Tuesday, February 26, 2008

Research from Iran

I am happy to see that there are also Iranian researchers working on stuttering. As with the Chinese, I have always been impressed by the Iranians I have met. They were highly educated and very civilized. The Iranian news agency talks about research on a computer model to simulate human speech processes and thereby showing that basal ganglia malfunction could be at the core of stuttering: see here. I am impressed by how scientific and clear thinking the article is, unlike 90% of articles from Western authors. If anyone knows who the researcher is, please let me know! Here is a shortcut of the press release.

Iranian researcher in medical engineering has worked out a project examining impacts of medical treatment on patients suffering from expression difficulty, stuttering. He managed to design a computer model upon the brain function to monitor the impacts of the medical treatment.
The mechanisms behind the stuttering are still not clear and scientists have introduced variety of reasons for it but a major line of research over at least three decades has investigated the possibility of a speech motor control disorder as at least one component that this is influenced by emotional stats and environmental factors.
There are strong indications that the basal ganglia-thalamo cortical motor circuit, through the putamen to the supplementary motor area, plays an important role in the pathophysiology of stuttering. Also the influence of emotional states on stuttering is well compatible with the suggestion of stuttering as a basal ganglia disorder.
Hence, the core dysfunction in stuttering is the impaired ability of the basal ganglia to produce timing signals because of the unregulated value of dopamine receptor density in it.
Although scientists showed the relation between the basal gang and stuttering, but yet there is not appropriate computational model to show this relation quantitatively. In this study, we propose a computational model that explains the role of basal ganglia in stuttering.
Different parts of the brain involved in stuttering are all considered in our model. Our computational model has considered the involved parts of the brain in a fairly accurate way, explaining the behavior and mechanism of the disorder according to physiological information.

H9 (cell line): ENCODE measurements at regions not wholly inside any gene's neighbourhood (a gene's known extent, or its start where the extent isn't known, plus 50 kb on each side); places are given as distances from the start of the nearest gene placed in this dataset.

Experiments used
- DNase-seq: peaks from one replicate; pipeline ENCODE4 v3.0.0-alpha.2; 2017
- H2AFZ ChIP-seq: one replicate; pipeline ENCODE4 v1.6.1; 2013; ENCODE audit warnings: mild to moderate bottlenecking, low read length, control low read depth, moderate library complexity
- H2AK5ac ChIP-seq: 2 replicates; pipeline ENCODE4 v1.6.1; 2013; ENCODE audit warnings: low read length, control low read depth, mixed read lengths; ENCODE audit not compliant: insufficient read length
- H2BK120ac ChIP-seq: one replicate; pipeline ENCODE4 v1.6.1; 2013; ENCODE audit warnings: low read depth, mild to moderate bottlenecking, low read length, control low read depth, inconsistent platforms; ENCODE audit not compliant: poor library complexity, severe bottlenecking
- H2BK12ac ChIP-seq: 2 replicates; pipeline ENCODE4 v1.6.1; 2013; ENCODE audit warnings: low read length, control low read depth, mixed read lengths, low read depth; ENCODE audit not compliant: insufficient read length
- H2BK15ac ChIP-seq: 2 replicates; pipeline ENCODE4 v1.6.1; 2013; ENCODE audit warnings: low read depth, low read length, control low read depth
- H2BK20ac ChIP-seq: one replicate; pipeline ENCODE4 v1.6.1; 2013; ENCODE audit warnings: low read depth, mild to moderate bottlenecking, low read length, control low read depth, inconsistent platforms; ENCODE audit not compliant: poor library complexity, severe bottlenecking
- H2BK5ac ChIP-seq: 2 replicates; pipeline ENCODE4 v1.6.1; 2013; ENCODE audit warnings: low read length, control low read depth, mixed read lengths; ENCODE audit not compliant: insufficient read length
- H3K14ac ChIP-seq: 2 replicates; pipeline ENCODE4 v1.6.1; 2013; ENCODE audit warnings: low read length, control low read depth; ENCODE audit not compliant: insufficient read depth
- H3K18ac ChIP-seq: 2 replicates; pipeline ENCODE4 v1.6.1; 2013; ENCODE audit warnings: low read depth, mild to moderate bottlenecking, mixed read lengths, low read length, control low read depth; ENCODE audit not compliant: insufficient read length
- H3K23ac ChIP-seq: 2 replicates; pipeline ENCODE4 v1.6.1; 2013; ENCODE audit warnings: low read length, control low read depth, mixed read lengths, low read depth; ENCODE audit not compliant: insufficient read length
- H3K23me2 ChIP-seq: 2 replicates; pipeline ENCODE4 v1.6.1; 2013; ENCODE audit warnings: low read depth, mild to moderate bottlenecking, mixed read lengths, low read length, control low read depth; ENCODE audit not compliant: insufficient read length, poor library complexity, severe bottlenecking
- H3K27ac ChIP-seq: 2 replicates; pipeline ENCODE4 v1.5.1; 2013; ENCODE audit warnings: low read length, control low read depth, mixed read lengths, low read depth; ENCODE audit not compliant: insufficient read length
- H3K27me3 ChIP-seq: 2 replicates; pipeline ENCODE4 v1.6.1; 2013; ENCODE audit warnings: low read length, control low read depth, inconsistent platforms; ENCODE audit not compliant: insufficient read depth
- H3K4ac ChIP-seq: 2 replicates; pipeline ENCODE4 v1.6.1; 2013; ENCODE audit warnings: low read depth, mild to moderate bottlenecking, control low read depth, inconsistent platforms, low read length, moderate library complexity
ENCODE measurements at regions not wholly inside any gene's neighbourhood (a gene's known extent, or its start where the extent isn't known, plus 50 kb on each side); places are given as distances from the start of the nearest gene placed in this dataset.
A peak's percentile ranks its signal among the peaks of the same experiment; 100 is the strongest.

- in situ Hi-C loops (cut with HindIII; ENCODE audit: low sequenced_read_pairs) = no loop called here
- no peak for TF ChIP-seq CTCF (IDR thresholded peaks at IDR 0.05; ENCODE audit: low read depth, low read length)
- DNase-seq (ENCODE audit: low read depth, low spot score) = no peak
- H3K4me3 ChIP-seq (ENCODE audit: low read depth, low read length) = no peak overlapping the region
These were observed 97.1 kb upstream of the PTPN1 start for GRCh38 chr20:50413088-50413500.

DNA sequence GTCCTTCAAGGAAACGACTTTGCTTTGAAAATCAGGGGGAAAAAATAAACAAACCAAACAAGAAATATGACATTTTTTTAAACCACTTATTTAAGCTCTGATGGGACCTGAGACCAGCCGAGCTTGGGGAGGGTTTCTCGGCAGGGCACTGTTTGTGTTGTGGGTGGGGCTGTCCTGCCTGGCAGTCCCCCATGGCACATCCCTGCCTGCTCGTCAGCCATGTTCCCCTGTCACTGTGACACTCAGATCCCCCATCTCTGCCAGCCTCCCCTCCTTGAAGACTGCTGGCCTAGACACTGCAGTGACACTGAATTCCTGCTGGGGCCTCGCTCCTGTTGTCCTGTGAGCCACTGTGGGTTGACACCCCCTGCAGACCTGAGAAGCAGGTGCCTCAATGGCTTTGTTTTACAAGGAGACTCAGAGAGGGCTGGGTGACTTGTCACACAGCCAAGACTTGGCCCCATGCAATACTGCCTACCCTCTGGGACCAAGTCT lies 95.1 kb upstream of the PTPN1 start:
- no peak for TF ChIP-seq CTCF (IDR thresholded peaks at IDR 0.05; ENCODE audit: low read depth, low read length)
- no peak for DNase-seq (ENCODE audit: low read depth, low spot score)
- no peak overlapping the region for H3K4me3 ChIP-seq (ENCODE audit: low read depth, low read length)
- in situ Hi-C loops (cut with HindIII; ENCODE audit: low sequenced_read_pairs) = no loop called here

Using this model, we can predict the effect of changes in dopamine and other basal ganglia neurotransmitters in different situation such as emotional states.
Also, we can predict the effects of different drugs on the stutterers.


Richard H. said...

The Iran research fits right into the "excessive dopaminergic activity" theory of stuttering advanced my Dr. Gerald Maguire and others (including me: http://members.aol.com/rharkn/).
There are several pages on the brain basis of stuttering there. I've also elucidated step-by-step the pathway from the brain's striatum (caudate/putamen) to the motor cortex, showing how GABA-receptor stimulation ultimately decreases dopaminergic activity and thus decreases motor cortex excitation. This is how Pagoclone, the selective GABA-agonist "anti-stuttering" drug wending its way through the FDA approval process, works. Excessive dopaminergic activity increases what I've termed "excitation feedback," which is discussed in detail on the above-mentioned Web site. I plan to post more about this on the site soon.

Best regards, Richard H.

ig88sir said...

This is not true for all PWS. I have tried both Zyprexa Zydis and Pagaclone with no fluency gains and severe side effects (Zyprexa). Even if dopamine antagonist medication helps some, the basal ganglia excitation is not the sole culprit. Don't forget the left hemisphere white matter density deficit and right hemisphere compensation (in low stress situations of cooouuurse).

Anonymous said...

and of course, no response to your comment. surprise.